I was a teenager when I became a Christ follower, so I know the value of student ministry. The Christian adults in my life in those days became family to me, who at the time had non-Christian parents.
Student ministry has changed a lot since then, though. In a recent Twitter and Facebook poll, coupled with personal interviews, I sought suggestions for improving student ministries today. Here are those suggestions:
- Don’t always separate students from adults. Students need the influence of adults, and adults often need the energy of students. Let them learn from each other. In some cases, any time with a Christian adult might be more than a student gets at home.
- Connect senior adults with students via a prayer ministry. Senior adults are often great prayer warriors, and they might welcome praying for students by name. When students get to know the senior adults, they learn to love and serve their elders. Everyone wins.
- Provide mentors for all students. Meeting this goal isn’t easy, but not trying to do so misses a primary means of New Testament discipleship. Timothy learned his faith from his family (2 Tim. 1:5, 3:14-15), but Paul was still his mentor. Believing adults really do need to accept this challenge.
- Stop treating students as kids. Some students, although not all, are more young adults than kids. If we treat them as kids, they’re more likely to act like that. Treat them like young adults, and they might live up to that understanding.
- Teach them the gospel. One might assume that all Christian students hear the gospel at church, but that assumption might well be wrong. Student programs that are more fun and games than teaching truth won’t produce lasting life change.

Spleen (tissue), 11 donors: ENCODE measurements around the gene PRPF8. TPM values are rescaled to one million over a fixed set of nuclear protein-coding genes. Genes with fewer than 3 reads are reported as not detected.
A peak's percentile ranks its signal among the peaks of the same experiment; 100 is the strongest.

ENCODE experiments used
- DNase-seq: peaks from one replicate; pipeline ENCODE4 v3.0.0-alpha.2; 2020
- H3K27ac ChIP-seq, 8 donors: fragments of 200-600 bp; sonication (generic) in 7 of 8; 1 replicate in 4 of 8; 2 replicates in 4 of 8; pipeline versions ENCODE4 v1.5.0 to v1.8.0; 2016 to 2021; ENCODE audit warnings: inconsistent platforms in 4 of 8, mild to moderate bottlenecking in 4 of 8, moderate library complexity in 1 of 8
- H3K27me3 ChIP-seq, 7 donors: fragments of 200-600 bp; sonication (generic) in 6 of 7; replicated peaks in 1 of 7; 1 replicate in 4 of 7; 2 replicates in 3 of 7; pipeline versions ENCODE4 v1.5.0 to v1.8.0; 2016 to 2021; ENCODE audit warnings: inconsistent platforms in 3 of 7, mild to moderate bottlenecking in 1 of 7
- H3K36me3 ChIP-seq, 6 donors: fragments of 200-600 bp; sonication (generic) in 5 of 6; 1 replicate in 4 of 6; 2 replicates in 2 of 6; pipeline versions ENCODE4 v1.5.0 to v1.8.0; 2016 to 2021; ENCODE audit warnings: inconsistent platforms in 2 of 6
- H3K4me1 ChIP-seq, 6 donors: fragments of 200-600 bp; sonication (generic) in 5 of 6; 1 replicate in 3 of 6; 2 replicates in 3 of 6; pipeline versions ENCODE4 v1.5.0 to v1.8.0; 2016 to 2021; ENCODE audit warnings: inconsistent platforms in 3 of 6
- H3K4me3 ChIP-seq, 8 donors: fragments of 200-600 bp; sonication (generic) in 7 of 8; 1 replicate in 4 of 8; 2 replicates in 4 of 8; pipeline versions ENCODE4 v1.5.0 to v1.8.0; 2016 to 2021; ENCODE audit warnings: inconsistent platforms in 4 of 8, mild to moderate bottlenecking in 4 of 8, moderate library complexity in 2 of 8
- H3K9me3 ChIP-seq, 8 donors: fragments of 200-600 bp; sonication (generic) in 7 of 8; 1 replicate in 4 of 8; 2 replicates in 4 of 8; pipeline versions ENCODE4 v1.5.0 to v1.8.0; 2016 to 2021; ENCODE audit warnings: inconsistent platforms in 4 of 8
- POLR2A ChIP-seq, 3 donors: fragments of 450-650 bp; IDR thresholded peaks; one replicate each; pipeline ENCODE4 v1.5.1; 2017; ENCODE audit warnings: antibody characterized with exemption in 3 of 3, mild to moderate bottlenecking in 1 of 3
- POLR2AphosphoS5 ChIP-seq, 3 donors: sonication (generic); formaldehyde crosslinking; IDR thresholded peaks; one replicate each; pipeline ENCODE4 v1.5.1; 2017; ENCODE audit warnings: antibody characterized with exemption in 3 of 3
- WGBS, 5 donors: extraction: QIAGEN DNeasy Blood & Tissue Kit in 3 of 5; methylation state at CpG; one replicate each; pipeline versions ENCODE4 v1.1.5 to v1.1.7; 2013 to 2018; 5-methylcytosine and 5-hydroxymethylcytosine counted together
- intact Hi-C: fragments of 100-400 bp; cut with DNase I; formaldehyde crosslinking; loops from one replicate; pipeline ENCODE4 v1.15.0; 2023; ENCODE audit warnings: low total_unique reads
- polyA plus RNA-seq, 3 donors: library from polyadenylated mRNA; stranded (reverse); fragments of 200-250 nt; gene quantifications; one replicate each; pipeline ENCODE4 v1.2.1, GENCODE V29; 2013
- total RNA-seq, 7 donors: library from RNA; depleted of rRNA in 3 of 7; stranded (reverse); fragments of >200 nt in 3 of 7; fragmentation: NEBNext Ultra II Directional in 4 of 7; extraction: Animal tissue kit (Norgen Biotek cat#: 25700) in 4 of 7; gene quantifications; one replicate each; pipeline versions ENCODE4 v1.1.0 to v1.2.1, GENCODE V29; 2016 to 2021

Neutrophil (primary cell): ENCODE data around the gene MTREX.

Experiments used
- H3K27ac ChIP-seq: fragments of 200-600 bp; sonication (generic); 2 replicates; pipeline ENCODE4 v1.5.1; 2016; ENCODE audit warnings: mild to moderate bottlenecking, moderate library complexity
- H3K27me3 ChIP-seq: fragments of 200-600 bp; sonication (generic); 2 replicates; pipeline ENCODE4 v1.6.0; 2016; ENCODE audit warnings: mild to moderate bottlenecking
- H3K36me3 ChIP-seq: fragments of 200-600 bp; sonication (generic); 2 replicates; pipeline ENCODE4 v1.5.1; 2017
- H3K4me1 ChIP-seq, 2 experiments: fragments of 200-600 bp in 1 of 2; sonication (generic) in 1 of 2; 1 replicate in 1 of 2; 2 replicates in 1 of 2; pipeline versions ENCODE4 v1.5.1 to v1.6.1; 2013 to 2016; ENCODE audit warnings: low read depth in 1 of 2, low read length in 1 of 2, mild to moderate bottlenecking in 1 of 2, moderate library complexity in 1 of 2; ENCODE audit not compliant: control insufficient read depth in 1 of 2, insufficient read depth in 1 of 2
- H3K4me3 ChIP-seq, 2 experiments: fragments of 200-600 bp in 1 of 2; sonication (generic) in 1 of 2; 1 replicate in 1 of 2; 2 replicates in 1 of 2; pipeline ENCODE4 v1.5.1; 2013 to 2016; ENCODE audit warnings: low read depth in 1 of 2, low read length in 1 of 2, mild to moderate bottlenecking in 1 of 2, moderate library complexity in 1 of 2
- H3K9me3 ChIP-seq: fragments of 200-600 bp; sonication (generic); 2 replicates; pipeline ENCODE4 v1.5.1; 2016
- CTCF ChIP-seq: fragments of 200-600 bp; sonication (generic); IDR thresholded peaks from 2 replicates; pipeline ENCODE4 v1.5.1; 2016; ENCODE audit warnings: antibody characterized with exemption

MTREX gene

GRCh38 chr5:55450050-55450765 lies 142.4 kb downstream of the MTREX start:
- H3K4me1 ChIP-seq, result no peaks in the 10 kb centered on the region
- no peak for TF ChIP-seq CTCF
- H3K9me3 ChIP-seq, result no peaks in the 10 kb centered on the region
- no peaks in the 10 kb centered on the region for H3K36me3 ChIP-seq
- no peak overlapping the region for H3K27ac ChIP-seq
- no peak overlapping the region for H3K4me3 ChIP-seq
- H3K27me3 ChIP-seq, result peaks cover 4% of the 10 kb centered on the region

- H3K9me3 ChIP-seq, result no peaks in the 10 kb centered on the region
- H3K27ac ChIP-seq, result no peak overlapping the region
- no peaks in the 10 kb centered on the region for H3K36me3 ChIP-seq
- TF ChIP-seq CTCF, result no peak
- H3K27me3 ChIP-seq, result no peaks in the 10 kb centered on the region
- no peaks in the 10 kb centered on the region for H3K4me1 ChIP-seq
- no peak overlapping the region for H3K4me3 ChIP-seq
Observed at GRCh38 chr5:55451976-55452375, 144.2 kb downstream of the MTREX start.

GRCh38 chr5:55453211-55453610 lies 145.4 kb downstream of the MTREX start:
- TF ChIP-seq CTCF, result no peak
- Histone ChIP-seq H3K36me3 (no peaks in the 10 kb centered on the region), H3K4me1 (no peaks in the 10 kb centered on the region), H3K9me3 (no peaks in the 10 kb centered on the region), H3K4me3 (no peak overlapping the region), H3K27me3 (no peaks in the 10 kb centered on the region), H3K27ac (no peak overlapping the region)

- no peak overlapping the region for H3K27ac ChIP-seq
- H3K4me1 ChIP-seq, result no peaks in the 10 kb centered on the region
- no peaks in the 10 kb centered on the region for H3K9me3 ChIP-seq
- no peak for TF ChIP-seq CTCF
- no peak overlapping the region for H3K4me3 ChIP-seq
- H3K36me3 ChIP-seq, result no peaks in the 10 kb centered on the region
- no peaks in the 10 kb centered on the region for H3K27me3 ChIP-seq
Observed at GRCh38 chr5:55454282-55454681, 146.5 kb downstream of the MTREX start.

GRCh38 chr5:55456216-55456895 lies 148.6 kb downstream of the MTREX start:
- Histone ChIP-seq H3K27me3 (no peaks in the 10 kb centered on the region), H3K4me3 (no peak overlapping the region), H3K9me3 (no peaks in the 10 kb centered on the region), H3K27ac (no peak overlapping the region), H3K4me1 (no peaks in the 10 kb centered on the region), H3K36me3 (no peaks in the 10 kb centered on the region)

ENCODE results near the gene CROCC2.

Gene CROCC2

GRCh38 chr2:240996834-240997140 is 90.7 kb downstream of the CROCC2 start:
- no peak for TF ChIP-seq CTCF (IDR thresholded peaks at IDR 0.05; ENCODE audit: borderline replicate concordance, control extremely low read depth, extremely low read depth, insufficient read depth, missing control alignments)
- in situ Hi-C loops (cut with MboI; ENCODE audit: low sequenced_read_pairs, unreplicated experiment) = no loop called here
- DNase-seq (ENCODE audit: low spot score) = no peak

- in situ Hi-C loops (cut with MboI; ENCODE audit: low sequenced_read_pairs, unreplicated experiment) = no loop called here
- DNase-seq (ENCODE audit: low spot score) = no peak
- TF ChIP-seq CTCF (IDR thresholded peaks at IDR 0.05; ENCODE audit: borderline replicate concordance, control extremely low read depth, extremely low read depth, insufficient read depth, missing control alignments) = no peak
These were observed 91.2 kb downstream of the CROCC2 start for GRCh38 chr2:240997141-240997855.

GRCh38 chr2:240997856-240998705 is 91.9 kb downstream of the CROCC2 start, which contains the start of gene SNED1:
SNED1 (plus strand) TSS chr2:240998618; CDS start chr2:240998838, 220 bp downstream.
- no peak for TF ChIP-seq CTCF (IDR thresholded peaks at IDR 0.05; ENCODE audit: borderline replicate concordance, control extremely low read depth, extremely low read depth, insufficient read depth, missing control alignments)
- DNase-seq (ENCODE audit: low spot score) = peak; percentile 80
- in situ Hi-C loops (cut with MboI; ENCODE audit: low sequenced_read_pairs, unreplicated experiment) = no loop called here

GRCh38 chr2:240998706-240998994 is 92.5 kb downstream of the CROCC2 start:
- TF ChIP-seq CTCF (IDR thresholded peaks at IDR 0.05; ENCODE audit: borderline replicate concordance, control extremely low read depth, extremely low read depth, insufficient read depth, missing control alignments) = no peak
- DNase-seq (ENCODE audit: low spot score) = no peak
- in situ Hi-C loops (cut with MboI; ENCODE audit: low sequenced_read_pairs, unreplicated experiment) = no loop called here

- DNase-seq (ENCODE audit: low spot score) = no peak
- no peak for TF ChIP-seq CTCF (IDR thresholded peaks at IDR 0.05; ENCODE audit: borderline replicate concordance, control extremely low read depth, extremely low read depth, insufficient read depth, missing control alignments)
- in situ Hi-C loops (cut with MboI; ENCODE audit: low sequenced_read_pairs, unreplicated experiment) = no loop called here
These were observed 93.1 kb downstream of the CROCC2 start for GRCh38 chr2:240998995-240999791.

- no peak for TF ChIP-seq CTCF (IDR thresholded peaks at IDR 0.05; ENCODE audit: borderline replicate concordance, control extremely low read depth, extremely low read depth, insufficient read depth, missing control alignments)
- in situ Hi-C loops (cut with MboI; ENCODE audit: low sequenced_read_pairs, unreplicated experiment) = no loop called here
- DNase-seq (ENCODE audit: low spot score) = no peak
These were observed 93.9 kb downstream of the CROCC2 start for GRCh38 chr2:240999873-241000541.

- Connect students with the senior pastor. Students who know their senior pastor well will listen differently on Sunday – and be more likely to share their concerns with the pastor when needed. Student ministries with involved pastors tend to be stronger.
- Expect students to walk faithfully with God. Hold the standard high because the Bible does so for all believers, regardless of age. Students will often live up to – or down to – our expectations.
- Be genuinely Christian with them. Young people can smell a fake a mile away. In far too many cases, in fact, that’s all they know. When they meet somebody who’s genuine, faithful, and committed, they’re often willing to follow.
- Train students to be leaders. Many of us learned about leadership as leaders in the “youth group.” The group nomenclature might be different today, but the process is still the same. Let students try to lead, and walk beside them.
- Introduce them to the world. They already know the world’s a big one because they’ve grown up with the Internet. Take them next door. Take them to other places on this continent. Take them to the world. God will grab their heart for others – and raise up the next generation of missionaries and pastors.
What suggestions would you add to this list? Invite your church’s student pastor to add to this discussion.